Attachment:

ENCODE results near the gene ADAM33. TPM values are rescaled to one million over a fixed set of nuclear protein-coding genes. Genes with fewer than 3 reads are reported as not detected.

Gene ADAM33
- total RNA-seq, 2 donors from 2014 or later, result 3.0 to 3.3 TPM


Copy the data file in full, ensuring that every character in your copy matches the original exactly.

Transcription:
ENCODE results near the gene ADAM33. TPM values are rescaled to one million over a fixed set of nuclear protein-coding genes. Genes with fewer than 3 reads are reported as not detected.

Gene ADAM33
- total RNA-seq, 2 donors from 2014 or later, result 3.0 to 3.3 TPM